Tuesday, March 18, 2008
Do Dead People Watch You Shower?
Do Dead People Watch You Shower? And Other Questions You’ve Been All But Dying To Ask A Medium
By Concetta Bertoldi
Harper Collins, $13.95 paper
Okay, I’ll admit it. I was walking through my local Barnes and Noble when I spied Concetta Bertoldi’s book on a table marked “New in Paperback.” I do not believe in mediums or speaking with the dead, but I am intrigued by the mystery. So I picked up the book and began to thumb through it.
“When we cross over is there really a ‘God’ to meet?” she writes, in her question and answer format. “There is, absolutely a God and we do meet Him…God is all and when we cross we go from being a piece of God to being one with God…God is pure loving energy.” All of a sudden, I am hearing echoes of Ralph Waldo Emerson, the Oversoul or Atman, the principles of Transcendentalism. So I bought the book.
The reality is that this book is not really a book, but more of a transcription of common questions Bartoldi is asked when she makes appearances, followed by her answers. There are no chapters. Her case for talking to the dead is laid out in the question and answer format. And she does not just steal from Transcendentalism. It turns out that Bartoldi cribs from a number of religious and philosophical ideas.
In her particular dimension, there is a God. He or she loves us, and joining the afterlife is a pleasurable experience, a chance to bathe in the pure light of divinity. “When we cross,” she writes, “we are no gender. We are pure energy and one with God.” This does not stray too far from my Catholic school religion lessons.
“…[W]hen we die we leave either through our feet or the top of the head,” she continues. “And we know and understand what our purpose was in this lifetime…There’s a period of transition, a time we get to reflect on our lives…For many there may be a necessary period of healing any physical or emotional issues, especially forgiving ourselves for anything we did while living that we don’t feel proud of, that may have hurt someone, before we are able to interact with this side, the living, again” In this testament, Bartoldi seems grounded in the Judeo-Christian traditions.
When she writes about rejoining God, reuniting our little piece of him with the greater mass of divinity, I hear the echoes of Hinduism. In her insistence on reincarnation, I sense the precepts of Buddhism. She also includes animals in the afterlife, something that always bothered me in Catholicism—they do not believe animals have souls. “…[A]ny living creation is the energy of God, that God created and that goes back to God,” she writes. So animals, imbued with the spirit of divinity, return to rejoin God as do human beings.
Murderers, she tells us, are not invited into the realm of God. She even names specific murderers like Charles Manson, Adolph Hitler, and Ted Bundy. And though he was found not guilty by a jury of his peers, O.J. Simpson will not escape punishment either. He will have a “reckoning,” Bartoldi tells us.
In addition, she believes there is such a thing as pure evil in the world. Surprisingly, this is not all that difficult to believe when looking at history. “What we call the devil, or an evil spirit, really does exist. Just as there is positive, there is also negative—this is a world of duality and you can’t have one without the other.” Of course the idea of a world in balance, the yin and the yang, the dark side and the light, good and evil, have all been subjects of numerous philosophies in all ages. Christians have long struggled with the question, if God created good, did he also create evil? Theologians believe he had to be the architect of evil; how else would we know and value goodness?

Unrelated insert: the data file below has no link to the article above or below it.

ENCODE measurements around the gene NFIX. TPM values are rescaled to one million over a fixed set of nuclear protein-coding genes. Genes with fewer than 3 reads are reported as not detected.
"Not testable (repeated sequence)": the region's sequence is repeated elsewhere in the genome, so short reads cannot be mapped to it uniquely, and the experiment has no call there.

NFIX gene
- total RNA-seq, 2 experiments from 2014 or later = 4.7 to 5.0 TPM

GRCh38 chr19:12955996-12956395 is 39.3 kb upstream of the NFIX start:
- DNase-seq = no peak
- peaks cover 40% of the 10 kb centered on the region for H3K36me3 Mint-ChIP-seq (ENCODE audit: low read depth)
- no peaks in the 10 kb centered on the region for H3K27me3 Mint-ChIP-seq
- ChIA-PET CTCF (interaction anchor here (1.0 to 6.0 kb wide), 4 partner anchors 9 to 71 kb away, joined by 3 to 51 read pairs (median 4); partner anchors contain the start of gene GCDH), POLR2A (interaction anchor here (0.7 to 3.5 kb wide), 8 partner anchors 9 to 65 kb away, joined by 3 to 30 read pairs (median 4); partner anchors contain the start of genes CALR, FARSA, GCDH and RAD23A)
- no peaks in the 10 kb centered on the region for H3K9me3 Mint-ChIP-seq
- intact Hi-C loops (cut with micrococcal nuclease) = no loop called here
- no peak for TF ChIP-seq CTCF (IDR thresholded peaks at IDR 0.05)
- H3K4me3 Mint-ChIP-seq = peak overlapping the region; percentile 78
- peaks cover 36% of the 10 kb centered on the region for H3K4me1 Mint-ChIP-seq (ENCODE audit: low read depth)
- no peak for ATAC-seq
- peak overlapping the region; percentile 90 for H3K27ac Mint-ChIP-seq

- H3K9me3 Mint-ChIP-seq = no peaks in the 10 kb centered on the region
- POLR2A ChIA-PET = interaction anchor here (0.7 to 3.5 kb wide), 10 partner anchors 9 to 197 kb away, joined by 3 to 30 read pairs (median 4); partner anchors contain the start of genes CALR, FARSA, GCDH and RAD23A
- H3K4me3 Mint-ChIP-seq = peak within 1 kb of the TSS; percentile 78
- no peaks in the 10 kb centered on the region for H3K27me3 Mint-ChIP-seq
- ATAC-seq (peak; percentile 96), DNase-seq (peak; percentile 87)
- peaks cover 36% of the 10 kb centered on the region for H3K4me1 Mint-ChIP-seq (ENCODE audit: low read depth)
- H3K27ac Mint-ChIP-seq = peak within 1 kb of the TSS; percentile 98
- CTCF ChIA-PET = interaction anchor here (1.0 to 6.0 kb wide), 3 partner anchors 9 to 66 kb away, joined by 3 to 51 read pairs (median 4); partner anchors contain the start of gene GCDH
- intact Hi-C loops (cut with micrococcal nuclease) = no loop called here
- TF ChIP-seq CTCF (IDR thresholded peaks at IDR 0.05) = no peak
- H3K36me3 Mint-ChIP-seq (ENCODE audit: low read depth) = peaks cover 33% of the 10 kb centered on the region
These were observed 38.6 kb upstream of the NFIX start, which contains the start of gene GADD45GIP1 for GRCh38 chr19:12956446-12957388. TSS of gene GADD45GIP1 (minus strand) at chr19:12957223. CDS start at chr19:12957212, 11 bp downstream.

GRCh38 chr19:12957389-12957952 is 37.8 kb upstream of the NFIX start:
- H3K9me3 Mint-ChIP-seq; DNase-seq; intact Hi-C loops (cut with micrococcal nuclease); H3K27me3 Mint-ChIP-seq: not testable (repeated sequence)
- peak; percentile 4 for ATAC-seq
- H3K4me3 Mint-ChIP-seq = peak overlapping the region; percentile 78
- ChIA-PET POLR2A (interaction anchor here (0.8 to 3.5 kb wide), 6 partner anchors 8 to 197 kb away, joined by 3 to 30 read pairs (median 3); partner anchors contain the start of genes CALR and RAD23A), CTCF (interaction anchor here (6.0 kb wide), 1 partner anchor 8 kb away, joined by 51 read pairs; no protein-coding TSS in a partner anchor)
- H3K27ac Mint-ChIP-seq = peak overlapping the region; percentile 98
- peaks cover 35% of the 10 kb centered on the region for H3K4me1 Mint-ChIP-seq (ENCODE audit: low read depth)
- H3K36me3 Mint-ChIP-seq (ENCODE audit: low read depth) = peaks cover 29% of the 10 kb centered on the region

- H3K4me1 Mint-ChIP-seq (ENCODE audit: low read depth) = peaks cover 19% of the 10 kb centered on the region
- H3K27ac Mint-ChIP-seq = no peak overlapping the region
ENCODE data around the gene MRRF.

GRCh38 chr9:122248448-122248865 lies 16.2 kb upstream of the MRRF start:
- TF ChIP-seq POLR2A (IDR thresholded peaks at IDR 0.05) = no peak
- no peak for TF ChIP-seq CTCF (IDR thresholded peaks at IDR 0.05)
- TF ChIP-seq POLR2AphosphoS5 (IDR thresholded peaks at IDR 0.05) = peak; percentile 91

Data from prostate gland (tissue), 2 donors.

Bartoldi keeps her views simple. She does not stretch to discuss philosophy or theology. She simply presents what she knows from her conversations with the Other Side. Like James Van Praagh and John Edward, she claims her ability is just like any other talent in a human being. She shies away from calling it a gift as she finds such designations “pretentious.” Bartoldi tries very hard throughout the book to portray herself as a normal human being, someone who has issues with her in-laws, and suffers the slings, arrows, as well as the successes, of marriage.
Having seen mediums and psychics on talk shows, I was familiar with their proclaimed abilities. I found some of what I’ve seen to be interesting and intriguing, but far from concrete and believable. I feel the same way about Bartoldi’s book. It is interesting to read something like this and see the connections between the psychic and religion and philosophy, to hear the overlays of medicine and psychology, and explore a description of the realm of the dead.
Ultimately, though, I was left unsatisfied by the book. I felt it told me nothing new. Having studied Emerson’s writing and the Transcendentalist philosophy as well as other views, I felt more deeply engaged by those works than Bartoldi’s alleged communications with the dead. The most startling revelation I discovered here is that knowing what the dead have to say to us, the living, ruins the mystery. I would much rather contemplate a world where the dead may, or may not be all around us. I can feel that there are aspects of this world that we can perceive only intuitively, and that in these situations, our senses may be useless. That is where things get interesting. I am too afraid that the dead might be just as ordinary in the afterlife as they were on this side. Better to only get a hint of them, a wisp of smoke on the staircase, and wonder.